Like many of us, you’ve probably started to hear an unfamiliar four-letter acronym spring up more and more over the past few months. Let’s be honest, GDPR, or General Data Protection Regulation, sounds rather uninspiring. Boring names aside, it’s an extremely important piece of legislation that will be coming into effect in May 2018 (Yes, next month!) and, being in the travel industry, you absolutely need to know how it will affect you.
Your time is precious. So we’ve broken this guide down into four key parts to make it nice and straightforward:
- What is GDPR?
- How it will affect tour operators
- What you need to do to make sure your business is prepared
- What tour operator software companies are doing to get ready
What is GDPR?
GDPR is a piece of legislation which will significantly change the way in which data belonging to citizens of the European Union is protected. From May 25th, 2018 any businesses operating inside AND outside the EU will have to maintain much stricter controls on the way in which they collect, record and store personally identifiable data of a European Citizen. Although this is a European piece of legislation, it’s been specifically created to protect EU citizens regardless of where in the world they (or their data) may be, meaning businesses in all corners of the globe will be affected. Tour operators, DMC’s and Travel Agents are particularly exposed, as the chances of providing a product or service (and therefore storing personally identifiable data) to an EU citizen is highly likely.
What is personally identifiable data?
Any piece of data that relates to a specific person that can be used to directly or indirectly identify that person. Standard pieces of data like names, email addresses, phone number or Identification numbers are all personal data; but other less obvious examples exist as well such as credit card numbers, IP addresses, place of education, employer etc.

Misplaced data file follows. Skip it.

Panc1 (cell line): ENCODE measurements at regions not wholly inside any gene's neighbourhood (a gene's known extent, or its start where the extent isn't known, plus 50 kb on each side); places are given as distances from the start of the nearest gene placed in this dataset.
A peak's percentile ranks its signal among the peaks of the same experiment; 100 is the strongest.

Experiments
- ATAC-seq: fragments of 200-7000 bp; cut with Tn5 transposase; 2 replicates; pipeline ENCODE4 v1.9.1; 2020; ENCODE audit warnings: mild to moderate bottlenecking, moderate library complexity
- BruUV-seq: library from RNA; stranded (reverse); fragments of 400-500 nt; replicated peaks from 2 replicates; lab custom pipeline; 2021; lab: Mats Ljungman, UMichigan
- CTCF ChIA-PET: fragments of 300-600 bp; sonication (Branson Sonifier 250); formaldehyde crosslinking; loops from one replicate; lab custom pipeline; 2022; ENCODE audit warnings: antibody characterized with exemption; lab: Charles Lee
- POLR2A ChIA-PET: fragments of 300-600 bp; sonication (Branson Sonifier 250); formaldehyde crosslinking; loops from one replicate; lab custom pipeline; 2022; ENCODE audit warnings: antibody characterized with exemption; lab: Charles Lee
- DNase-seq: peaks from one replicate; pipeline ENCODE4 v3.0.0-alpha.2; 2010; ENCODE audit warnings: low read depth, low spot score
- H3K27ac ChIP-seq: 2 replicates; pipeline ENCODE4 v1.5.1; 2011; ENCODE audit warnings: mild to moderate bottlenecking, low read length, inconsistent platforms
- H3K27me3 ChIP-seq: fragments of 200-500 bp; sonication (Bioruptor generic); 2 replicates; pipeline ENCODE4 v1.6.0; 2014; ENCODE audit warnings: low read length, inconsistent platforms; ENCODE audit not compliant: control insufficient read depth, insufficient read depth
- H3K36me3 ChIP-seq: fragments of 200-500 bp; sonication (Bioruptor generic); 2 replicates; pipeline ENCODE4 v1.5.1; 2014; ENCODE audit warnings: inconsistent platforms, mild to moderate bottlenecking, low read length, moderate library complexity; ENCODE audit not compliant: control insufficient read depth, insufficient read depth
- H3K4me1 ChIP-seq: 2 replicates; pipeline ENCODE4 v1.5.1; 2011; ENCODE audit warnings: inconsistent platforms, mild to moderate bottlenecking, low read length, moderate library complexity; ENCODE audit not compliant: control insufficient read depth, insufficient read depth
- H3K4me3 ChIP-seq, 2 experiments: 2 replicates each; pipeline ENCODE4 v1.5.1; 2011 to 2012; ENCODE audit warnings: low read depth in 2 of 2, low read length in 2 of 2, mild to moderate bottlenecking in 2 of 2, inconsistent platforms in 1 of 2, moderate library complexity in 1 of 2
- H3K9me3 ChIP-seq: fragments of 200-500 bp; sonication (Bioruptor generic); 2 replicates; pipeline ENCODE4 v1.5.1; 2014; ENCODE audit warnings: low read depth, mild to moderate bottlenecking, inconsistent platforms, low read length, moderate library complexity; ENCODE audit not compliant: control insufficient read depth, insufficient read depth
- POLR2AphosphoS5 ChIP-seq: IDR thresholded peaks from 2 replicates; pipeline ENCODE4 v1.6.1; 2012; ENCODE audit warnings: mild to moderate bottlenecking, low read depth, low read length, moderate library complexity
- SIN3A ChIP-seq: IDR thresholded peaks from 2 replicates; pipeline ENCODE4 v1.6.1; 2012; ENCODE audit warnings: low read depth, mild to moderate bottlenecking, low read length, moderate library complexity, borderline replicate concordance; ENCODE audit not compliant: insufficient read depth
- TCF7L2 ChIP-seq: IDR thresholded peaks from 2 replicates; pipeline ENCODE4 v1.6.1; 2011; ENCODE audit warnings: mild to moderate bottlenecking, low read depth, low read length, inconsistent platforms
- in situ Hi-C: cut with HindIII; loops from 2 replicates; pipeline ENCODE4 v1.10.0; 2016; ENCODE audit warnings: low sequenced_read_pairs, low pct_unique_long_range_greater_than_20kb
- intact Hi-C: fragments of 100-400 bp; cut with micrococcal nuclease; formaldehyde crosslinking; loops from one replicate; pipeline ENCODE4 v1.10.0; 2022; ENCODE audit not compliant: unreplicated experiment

How will GDPR affect tour operators, DMC’s and travel agents?
Once it comes into force, GDPR is going to affect almost every tour operator around the world. Any tour operator who doesn’t have a single record of an EU citizen purchasing their services will still need to be prepared for the inevitable day that they get a customer who is, in fact, a citizen of the European Union.
If you store personal data belonging to an EU citizen there are several measures that you’ll need to put in place to ensure that their data is protected to a level deemed safe under the new legislation.
You will need to gain explicit consent to store that data and that consent cannot be given via long-winded terms and conditions as previously allowed. Your customers will need to knowingly opt-in in a transparent and obvious way.
Your customers will have the right to access their own personal data, and if they wish, they will also have the right to request that you permanently erase their personal data.
The data you collect needs to be transportable. Meaning data needs to be in an easily transferable format so that requests to access can be done quickly and easily.
The final piece of the GDPR puzzle involves data processors. The services and tools your business uses to collect and store data need to also comply with the legislation. If they aren’t, you can be found liable.
What do you need to do
First and foremost, being aware of GDPR and what it means is the most important step a tour operator can take in the lead up to May 25th. Once you and your business partners understand the changes you can then adapt your business operations in a more confident and meaningful way.
Make sure the tools you’re using are GDPR ready
Adapt your onboarding or sign up process
When bringing on a new customer you’ll more than likely need to store their personal data for your records. Amend your sign-up process so that it includes a clear and concise consent clause. Knowing that your customers have been informed and clearly consented to have their personal data stored will give you peace of mind that you’re covering all of your bases early on in your customer relationships.
Be transparent with your database
GDPR will affect people and businesses across the globe, so there’s no point in shying away from it. Talking openly with your customers and prospects is a great way to show that you take their privacy seriously. Publish a statement on your website outlining what your business is doing to protect your customers, or write a blog to share what you know.
How Tourwriter is making sure we’re ready
As a technology company that has an important role in collecting and storing data, we’ve had to make changes in our business to help our customers get prepared. To learn more about what steps Tourwriter is taking, click here.